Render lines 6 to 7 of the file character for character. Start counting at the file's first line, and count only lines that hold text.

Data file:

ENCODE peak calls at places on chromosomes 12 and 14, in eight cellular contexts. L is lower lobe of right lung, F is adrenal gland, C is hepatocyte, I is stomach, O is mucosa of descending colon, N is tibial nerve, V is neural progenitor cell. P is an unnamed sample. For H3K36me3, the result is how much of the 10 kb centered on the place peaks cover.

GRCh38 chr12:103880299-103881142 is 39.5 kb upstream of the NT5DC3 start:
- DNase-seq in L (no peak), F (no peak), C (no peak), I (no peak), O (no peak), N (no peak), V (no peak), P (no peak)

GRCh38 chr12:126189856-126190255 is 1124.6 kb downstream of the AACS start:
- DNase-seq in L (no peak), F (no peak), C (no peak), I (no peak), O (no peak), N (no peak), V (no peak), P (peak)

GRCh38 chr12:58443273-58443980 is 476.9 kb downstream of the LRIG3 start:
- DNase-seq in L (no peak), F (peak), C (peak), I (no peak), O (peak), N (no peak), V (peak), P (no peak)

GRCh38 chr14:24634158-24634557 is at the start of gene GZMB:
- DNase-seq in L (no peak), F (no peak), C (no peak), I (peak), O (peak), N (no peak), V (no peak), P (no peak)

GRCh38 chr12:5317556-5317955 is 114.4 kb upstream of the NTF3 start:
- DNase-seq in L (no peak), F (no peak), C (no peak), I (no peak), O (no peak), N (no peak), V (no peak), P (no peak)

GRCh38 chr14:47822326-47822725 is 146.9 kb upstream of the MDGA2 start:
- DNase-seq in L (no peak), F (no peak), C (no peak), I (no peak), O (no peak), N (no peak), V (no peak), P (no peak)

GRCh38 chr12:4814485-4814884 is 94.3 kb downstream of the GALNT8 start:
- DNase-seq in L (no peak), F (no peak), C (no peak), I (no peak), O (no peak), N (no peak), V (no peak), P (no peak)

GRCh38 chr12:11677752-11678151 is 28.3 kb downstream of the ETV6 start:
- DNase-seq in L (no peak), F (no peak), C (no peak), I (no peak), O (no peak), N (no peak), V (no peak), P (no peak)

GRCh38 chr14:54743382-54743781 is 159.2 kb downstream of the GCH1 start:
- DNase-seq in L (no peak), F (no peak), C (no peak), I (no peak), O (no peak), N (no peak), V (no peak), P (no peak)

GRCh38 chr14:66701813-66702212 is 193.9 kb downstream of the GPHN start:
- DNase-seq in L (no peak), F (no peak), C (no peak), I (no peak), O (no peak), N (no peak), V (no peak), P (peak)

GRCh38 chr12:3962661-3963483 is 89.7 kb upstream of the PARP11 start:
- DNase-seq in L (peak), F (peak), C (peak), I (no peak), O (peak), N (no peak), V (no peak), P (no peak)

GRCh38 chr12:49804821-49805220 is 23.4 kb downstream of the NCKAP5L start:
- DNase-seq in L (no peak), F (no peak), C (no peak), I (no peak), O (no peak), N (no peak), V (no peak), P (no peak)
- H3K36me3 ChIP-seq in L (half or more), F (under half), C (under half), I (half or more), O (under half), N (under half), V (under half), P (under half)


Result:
GRCh38 chr12:58443273-58443980 is 476.9 kb downstream of the LRIG3 start:
- DNase-seq in L (no peak), F (peak), C (peak), I (no peak), O (peak), N (no peak), V (peak), P (no peak)